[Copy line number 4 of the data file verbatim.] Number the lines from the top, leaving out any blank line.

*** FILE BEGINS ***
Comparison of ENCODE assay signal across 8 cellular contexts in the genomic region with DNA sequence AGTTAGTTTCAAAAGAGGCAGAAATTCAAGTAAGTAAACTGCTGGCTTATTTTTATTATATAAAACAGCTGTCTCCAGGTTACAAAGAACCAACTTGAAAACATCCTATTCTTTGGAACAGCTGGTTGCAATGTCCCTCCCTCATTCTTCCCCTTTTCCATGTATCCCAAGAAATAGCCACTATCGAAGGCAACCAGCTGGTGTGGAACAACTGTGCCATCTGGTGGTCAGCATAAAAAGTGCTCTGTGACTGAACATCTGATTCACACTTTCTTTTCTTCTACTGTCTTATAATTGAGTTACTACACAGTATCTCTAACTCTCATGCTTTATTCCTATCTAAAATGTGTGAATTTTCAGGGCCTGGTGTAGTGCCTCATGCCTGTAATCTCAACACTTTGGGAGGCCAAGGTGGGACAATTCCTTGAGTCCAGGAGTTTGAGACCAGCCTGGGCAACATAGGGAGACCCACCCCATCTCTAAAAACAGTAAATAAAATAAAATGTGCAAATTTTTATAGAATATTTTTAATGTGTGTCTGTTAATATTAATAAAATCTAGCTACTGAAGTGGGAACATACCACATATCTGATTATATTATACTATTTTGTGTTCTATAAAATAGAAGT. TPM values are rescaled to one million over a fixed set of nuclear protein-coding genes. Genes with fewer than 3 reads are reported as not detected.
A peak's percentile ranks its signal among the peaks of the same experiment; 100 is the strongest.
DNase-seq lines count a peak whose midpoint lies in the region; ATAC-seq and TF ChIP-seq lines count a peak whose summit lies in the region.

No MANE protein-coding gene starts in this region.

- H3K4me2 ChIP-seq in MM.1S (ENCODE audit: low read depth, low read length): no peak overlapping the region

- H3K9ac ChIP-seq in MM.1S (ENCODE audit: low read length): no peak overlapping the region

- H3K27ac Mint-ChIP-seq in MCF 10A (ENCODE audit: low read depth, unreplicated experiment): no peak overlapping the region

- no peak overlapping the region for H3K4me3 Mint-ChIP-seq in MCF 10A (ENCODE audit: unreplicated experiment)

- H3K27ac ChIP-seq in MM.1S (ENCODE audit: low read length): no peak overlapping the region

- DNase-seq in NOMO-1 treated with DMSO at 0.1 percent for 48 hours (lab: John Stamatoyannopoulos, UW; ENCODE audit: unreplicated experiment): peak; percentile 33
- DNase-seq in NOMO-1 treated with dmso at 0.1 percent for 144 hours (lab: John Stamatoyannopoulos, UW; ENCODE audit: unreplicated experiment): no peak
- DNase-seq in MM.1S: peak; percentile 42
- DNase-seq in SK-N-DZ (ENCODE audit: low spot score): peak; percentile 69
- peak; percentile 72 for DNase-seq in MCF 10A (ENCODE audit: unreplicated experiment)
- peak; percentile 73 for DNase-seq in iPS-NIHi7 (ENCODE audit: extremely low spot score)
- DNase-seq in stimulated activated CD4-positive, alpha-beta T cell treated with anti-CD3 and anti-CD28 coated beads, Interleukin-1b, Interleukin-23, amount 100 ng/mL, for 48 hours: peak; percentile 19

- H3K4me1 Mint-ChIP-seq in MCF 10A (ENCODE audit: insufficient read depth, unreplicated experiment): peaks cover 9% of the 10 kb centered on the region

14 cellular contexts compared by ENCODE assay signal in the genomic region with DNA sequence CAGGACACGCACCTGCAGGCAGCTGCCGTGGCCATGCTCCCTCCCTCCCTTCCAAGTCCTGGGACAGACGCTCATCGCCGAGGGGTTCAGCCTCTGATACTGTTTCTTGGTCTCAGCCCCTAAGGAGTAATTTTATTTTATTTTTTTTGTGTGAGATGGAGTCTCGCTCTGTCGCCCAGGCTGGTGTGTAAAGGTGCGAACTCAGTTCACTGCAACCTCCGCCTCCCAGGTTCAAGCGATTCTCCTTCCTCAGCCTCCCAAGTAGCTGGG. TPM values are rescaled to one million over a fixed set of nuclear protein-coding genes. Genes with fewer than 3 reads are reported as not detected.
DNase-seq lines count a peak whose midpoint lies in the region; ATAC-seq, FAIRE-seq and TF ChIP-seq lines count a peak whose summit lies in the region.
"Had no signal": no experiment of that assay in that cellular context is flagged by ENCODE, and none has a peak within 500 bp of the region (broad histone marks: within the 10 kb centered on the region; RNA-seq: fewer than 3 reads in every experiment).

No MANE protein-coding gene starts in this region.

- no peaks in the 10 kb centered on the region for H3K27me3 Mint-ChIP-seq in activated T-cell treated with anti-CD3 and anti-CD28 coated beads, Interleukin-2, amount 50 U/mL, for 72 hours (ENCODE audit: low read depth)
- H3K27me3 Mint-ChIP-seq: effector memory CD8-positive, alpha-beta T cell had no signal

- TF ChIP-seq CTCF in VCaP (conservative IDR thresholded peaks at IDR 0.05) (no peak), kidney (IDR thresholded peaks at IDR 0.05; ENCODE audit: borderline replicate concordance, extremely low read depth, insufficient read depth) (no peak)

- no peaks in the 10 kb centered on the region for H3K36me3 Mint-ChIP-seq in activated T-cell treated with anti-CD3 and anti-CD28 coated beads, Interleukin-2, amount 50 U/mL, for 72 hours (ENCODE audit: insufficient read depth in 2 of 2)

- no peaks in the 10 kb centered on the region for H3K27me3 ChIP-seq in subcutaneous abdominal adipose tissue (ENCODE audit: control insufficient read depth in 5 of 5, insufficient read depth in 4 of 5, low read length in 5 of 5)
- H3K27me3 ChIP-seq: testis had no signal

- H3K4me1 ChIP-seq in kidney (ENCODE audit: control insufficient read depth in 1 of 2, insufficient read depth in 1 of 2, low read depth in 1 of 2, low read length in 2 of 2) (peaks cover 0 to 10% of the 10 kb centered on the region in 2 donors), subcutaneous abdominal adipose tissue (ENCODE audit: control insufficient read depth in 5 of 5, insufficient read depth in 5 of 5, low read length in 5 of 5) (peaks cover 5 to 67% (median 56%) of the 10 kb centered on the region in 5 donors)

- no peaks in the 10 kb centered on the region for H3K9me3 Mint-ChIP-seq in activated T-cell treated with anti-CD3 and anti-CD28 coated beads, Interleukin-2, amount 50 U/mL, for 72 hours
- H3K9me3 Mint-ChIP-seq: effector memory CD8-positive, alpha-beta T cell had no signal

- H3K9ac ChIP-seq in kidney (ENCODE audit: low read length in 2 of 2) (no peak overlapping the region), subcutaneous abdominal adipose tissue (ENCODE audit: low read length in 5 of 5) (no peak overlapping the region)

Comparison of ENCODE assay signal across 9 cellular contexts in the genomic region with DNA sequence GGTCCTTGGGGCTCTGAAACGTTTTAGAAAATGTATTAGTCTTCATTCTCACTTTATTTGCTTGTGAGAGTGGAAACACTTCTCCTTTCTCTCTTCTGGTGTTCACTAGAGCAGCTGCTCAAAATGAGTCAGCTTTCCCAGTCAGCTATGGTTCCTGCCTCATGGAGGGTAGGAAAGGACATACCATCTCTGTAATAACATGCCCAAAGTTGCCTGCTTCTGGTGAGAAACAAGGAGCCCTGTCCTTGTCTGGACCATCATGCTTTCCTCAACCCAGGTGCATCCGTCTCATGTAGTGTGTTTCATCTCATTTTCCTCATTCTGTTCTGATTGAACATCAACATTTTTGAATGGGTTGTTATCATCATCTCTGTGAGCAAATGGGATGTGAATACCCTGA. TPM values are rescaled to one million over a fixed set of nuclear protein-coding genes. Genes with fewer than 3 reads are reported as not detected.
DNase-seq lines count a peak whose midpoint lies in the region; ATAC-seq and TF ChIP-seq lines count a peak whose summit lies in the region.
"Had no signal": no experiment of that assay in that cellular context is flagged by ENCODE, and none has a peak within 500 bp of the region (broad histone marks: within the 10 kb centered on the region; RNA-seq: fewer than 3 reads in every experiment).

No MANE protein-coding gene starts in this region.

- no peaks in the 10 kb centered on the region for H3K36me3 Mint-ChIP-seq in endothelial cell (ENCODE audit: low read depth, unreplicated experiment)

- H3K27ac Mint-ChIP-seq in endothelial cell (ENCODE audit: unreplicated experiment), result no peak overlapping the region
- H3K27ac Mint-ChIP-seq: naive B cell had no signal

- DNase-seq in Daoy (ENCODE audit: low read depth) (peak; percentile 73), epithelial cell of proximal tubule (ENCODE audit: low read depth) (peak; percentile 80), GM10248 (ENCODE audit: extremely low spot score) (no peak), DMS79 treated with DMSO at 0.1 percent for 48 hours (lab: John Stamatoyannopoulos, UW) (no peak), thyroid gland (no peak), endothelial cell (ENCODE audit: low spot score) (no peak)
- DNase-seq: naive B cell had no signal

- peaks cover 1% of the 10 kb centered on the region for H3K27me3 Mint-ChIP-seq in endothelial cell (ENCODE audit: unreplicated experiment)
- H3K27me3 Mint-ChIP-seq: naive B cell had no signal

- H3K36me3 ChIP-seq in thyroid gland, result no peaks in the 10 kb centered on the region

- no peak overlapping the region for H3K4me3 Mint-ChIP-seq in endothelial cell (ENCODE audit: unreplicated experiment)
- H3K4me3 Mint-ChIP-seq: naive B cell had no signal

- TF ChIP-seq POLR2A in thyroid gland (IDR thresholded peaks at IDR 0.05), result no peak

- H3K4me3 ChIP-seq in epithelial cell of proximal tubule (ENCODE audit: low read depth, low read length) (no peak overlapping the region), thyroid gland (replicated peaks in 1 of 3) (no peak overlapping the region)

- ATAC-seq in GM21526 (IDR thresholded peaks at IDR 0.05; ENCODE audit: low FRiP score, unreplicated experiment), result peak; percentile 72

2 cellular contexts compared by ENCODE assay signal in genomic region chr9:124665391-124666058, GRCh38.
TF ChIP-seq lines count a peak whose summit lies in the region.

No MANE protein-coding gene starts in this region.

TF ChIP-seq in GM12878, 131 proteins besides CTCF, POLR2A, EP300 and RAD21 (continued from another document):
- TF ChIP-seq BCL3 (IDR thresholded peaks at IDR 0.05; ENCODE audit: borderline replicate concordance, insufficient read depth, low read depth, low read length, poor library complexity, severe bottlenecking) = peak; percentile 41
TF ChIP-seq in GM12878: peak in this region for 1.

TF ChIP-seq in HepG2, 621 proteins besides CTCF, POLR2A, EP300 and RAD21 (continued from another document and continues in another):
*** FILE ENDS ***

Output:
No MANE protein-coding gene starts in this region.